Now back to the LTSS Commission’s September 30, 2020 virtual meeting. I followed the three-hour session in jaw-dropped awe as one critical issue after another was raised, discussed, and tabled for future consideration. Premium rates? Gotta wait to set those because the law caps the maximum rate and who knows if premiums plus investment returns will cover costs. Qualified individuals? When does the clock start on the required period of employment; when does the look back period begin; how about people too near retirement who will be left out? People disabled before age 18? There ensued a long discussion on how to handle the under-18 who are excluded in the law but mandated to be considered for inclusion. No decisions. As one astute commenter exclaimed: “They don’t even know what they don’t know.”

I think the one thing Washington State has gotten right in this project was to hire Milliman to guide them through the actuarial thicket created by the state legislature’s carelessness. Anyone knowledgeable about insurance could not help but smile as Milliman’s Chris Giese patiently explained adverse selection to the committee. In paraphrase: “You need to set a rate that matches health risk. With no underwriting, the question of who can opt in or opt out creates challenges. Individuals will evaluate what’s best for them in their circumstances. Healthy individuals might opt out. When they opt out, you’re left with a pool of individuals using benefits who are at higher risk. If you adjust the premium rate up to compensate, then more healthy people won’t participate. You get more uncertainty and a spiral of higher and higher costs.” Wow! What an insight? Who could have imagined that adverse selection might be a problem before the program was carved in statutory stone?

Giese also explained the financial facts of life to the Commission. You see, the program must generate enough in premiums plus investment returns on reserves to cover costs. But Treasury yields are very low these days. Stocks have the potential to earn much more, but they’re riskier. How does that impact program income and long-term solvency? The pandemic is a monkey wrench further complicating this problem. Washington State revenues have plummeted as have the incomes of the citizens compelled to fund this program’s new tax. It’s probably not a great time to pile on more government at the expense of the productive private sector.

The LTSS Commission has hundreds of little definitional issues to straighten out. Giese talked about several. The issue of opting out by purchasing private LTC insurance, he explained, is “still relatively undefined.” What if top wage earners opt out? What if half of wage earners opt out by getting private coverage? Who gets to opt out? Only those who had private LTCI before? People who buy it later just to escape the government program? What qualifies for the escape hatch: hybrid policies too or just traditional LTCI. How to handle the self-employed? What if you opt out, can you opt back in? What about elimination periods? What about portability and divesting alternatives? There will be additional costs if people want to receive benefits outside Washington State. On and on and on. Repeatedly, the approach to issues like these was to create yet another “work group,” but (no surprise) volunteers were scarce.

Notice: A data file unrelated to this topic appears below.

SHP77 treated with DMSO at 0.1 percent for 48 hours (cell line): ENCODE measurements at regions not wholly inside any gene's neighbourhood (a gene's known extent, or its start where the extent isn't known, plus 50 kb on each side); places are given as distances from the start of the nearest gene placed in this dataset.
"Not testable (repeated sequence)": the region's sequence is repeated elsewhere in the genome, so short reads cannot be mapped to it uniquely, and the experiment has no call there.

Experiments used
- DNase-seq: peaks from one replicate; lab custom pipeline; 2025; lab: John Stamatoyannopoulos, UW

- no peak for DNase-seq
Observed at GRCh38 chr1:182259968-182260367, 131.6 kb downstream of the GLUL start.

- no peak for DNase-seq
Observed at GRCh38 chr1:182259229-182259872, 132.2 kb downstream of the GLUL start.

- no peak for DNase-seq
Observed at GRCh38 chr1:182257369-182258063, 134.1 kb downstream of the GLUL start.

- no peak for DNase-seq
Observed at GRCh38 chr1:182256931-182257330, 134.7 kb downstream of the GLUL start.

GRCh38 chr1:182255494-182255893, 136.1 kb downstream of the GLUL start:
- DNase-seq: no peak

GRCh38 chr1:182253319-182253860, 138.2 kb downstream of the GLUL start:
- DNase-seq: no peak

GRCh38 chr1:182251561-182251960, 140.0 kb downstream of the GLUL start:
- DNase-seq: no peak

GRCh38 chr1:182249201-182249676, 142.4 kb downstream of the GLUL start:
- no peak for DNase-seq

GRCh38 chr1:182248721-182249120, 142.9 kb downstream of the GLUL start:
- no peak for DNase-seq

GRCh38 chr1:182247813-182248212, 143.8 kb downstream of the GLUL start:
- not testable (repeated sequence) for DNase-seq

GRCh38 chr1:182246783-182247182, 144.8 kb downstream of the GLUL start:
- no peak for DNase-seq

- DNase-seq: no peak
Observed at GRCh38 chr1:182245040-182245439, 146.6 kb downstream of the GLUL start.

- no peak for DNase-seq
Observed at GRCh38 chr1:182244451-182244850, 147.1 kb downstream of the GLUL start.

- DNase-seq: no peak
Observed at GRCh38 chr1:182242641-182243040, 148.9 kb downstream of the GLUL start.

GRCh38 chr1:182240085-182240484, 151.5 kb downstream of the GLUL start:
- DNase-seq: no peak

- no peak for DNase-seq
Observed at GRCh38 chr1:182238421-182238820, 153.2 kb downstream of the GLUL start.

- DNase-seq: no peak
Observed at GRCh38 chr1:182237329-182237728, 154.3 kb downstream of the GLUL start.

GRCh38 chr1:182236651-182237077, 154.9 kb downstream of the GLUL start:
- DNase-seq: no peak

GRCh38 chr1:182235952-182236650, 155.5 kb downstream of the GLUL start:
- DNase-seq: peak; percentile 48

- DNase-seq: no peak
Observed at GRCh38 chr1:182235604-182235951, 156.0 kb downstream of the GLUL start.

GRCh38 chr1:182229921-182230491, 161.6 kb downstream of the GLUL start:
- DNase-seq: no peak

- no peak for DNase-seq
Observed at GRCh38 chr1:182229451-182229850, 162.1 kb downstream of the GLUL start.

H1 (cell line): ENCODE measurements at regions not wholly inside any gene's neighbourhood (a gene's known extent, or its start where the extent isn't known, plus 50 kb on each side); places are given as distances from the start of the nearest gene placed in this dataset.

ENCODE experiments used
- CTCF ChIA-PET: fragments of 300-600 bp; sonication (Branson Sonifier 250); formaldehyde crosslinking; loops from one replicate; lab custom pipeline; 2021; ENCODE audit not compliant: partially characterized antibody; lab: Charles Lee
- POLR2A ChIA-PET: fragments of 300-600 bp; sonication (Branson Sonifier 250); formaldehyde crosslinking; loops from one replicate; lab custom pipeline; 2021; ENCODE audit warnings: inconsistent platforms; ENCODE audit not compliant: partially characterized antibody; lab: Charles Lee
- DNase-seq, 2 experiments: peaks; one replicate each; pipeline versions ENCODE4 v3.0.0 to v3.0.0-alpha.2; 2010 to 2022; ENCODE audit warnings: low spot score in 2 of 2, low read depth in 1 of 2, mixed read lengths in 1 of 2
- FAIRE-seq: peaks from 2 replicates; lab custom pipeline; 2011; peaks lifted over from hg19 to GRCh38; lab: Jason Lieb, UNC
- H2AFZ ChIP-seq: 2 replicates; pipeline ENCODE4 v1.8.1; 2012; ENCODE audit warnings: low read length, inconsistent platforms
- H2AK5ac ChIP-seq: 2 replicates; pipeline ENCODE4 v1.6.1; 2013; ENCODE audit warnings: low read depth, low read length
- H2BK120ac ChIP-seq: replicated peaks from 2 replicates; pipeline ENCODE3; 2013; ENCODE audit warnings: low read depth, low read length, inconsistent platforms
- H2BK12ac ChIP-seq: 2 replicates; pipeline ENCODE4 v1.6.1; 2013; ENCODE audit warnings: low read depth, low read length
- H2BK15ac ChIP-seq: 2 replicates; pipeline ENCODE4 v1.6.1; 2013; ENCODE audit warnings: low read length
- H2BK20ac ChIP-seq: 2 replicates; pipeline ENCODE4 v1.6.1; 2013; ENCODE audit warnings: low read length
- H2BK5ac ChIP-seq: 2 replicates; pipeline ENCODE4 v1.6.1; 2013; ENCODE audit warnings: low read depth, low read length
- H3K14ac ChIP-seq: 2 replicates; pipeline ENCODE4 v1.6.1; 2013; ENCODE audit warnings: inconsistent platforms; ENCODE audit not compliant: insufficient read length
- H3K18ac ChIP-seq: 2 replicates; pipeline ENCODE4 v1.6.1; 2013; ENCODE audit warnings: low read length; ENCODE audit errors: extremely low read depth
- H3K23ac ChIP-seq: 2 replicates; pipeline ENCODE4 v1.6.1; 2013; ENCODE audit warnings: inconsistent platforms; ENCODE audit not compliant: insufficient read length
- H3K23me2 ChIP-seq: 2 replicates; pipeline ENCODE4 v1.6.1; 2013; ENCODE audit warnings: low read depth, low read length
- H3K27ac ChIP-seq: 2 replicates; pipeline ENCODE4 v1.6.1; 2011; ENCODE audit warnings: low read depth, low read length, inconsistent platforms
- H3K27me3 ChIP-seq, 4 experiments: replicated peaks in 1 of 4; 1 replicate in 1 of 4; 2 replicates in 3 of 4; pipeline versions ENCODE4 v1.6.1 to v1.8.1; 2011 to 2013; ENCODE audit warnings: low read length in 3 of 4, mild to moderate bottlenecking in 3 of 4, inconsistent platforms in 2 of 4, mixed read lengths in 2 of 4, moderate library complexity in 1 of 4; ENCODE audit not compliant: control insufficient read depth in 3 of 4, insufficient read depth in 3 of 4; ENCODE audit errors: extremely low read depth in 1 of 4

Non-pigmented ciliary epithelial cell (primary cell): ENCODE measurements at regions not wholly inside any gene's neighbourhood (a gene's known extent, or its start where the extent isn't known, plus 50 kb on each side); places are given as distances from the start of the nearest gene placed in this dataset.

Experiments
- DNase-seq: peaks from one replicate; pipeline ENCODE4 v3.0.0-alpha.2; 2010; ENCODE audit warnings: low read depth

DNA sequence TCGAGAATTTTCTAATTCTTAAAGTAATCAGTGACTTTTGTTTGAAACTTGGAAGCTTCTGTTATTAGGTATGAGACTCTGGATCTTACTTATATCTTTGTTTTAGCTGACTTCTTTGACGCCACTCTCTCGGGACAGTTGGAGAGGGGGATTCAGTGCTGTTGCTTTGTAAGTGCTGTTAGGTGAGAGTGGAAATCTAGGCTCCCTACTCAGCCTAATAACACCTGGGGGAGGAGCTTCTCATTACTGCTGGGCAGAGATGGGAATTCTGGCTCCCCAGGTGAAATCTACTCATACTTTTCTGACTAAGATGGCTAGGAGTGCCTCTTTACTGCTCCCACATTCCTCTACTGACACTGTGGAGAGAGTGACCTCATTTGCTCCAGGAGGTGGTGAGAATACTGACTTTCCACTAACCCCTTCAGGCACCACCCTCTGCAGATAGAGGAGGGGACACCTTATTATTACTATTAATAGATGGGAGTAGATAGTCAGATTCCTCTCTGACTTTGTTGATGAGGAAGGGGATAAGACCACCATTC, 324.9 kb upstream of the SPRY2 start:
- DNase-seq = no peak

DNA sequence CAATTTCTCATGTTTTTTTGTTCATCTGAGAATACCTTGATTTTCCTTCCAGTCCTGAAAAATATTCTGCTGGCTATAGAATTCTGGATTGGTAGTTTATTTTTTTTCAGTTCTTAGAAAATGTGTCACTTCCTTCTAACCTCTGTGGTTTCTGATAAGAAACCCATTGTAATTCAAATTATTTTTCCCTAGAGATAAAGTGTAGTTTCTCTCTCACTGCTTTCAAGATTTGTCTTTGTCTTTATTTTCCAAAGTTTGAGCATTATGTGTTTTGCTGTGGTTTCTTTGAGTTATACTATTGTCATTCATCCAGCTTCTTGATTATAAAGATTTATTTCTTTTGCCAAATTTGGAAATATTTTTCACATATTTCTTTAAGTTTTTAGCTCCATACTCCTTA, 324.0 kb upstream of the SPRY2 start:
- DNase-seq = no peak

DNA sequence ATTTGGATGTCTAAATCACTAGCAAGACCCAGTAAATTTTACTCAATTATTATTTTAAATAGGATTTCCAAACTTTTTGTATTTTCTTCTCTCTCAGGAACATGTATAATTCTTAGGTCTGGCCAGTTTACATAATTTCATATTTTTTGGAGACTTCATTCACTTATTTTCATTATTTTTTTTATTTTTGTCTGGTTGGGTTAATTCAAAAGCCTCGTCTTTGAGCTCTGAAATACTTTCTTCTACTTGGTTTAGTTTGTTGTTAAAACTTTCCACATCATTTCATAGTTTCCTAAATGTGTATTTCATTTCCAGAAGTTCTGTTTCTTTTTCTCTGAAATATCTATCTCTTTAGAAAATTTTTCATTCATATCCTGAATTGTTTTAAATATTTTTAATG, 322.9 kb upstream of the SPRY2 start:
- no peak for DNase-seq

People who monitored the meeting through Zoom had the opportunity to comment or ask questions at the end of the program. One very thoughtful auditor, Stephen D. Forman of LTC Associates posed this:

The Commission has referenced the stakeholder community several times, but I'm not seeing any private insurance industry representation, why is that? It's a 300 million dollar per year market that is being broadly remade by the Commission's decisions. The decisions have the potential to discourage responsible planning by those who have the means to do so, thereby protecting Medicaid, which is a point of the Trust Act. In February we proposed a number of blind spots and loopholes in the Act before the Legislature--including the lack of stakeholder representation--and the fact that these remain speaks to the fact that this institutional expertise is needed. Thank you for listening, and for your hard work!

So, that’s what happens when the Keystone Kops design a long-term care insurance program. It would be funny if it weren’t so sad.

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Updated, Monday, October 5, 2020, 9:00 AM (Pacific)
 
Seattle—

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LTC E-ALERT #20-039:  LTC NEWS AND COMMENT

LTC Comment:  Do you spend hours searching the internet for useful articles, key data, and relevant reports to keep you on the forefront of professional knowledge?  Do you lose business because you’re blindsided by clients or competitors who learn critical information before you do?  Here’s an antidote:

LTC Clippings:  The Center for Long-Term Care Reform notifies subscribers to our LTC Clippings service daily of information you need to know.  Each message contains only the critical facts about new publications:  a title, representative quote, a link to the original, and our analysis in a sentence or two.  To inquire or subscribe, contact Steve at 425-891-3640 or smoses@centerltc.com.  Read testimonials by satisfied subscribers here.  To subscribe online, please click here.

LTC E-Alerts:  Once a week, we compile our daily LTC Clippings into a summary, email it to Center for Long-Term Care Reform members, and archive it in The Zone, our password-protected members-only website.  Center members also receive our weekly LTC Bullet op-ed.  To join the Center and receive all these benefits and more, contact Steve at 425-891-3640 or smoses@centerltc.com